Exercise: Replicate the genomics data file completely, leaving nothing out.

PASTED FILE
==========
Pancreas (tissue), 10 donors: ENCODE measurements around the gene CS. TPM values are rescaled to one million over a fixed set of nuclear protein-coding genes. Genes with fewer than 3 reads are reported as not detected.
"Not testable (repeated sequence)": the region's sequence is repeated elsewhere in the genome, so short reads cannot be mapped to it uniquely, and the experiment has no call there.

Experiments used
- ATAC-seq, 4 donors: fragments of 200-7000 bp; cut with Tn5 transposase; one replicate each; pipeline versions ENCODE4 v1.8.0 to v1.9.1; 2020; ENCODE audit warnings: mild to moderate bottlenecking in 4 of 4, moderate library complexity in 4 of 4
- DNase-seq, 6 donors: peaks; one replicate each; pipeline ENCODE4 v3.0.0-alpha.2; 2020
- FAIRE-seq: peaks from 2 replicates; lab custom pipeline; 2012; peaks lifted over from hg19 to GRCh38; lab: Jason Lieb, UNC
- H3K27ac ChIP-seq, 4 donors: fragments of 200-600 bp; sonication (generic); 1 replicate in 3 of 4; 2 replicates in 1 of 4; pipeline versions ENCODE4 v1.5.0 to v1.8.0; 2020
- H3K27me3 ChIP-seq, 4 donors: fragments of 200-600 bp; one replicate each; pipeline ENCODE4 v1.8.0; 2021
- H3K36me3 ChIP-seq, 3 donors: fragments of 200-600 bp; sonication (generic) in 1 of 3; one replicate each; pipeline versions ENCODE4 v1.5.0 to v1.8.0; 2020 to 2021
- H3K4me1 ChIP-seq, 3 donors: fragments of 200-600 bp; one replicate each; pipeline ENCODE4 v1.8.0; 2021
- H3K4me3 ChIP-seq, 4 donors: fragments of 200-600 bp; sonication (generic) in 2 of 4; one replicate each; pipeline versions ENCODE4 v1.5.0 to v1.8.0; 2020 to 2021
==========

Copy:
Pancreas (tissue), 10 donors: ENCODE measurements around the gene CS. TPM values are rescaled to one million over a fixed set of nuclear protein-coding genes. Genes with fewer than 3 reads are reported as not detected.
"Not testable (repeated sequence)": the region's sequence is repeated elsewhere in the genome, so short reads cannot be mapped to it uniquely, and the experiment has no call there.

Experiments used
- ATAC-seq, 4 donors: fragments of 200-7000 bp; cut with Tn5 transposase; one replicate each; pipeline versions ENCODE4 v1.8.0 to v1.9.1; 2020; ENCODE audit warnings: mild to moderate bottlenecking in 4 of 4, moderate library complexity in 4 of 4
- DNase-seq, 6 donors: peaks; one replicate each; pipeline ENCODE4 v3.0.0-alpha.2; 2020
- FAIRE-seq: peaks from 2 replicates; lab custom pipeline; 2012; peaks lifted over from hg19 to GRCh38; lab: Jason Lieb, UNC
- H3K27ac ChIP-seq, 4 donors: fragments of 200-600 bp; sonication (generic); 1 replicate in 3 of 4; 2 replicates in 1 of 4; pipeline versions ENCODE4 v1.5.0 to v1.8.0; 2020
- H3K27me3 ChIP-seq, 4 donors: fragments of 200-600 bp; one replicate each; pipeline ENCODE4 v1.8.0; 2021
- H3K36me3 ChIP-seq, 3 donors: fragments of 200-600 bp; sonication (generic) in 1 of 3; one replicate each; pipeline versions ENCODE4 v1.5.0 to v1.8.0; 2020 to 2021
- H3K4me1 ChIP-seq, 3 donors: fragments of 200-600 bp; one replicate each; pipeline ENCODE4 v1.8.0; 2021
- H3K4me3 ChIP-seq, 4 donors: fragments of 200-600 bp; sonication (generic) in 2 of 4; one replicate each; pipeline versions ENCODE4 v1.5.0 to v1.8.0; 2020 to 2021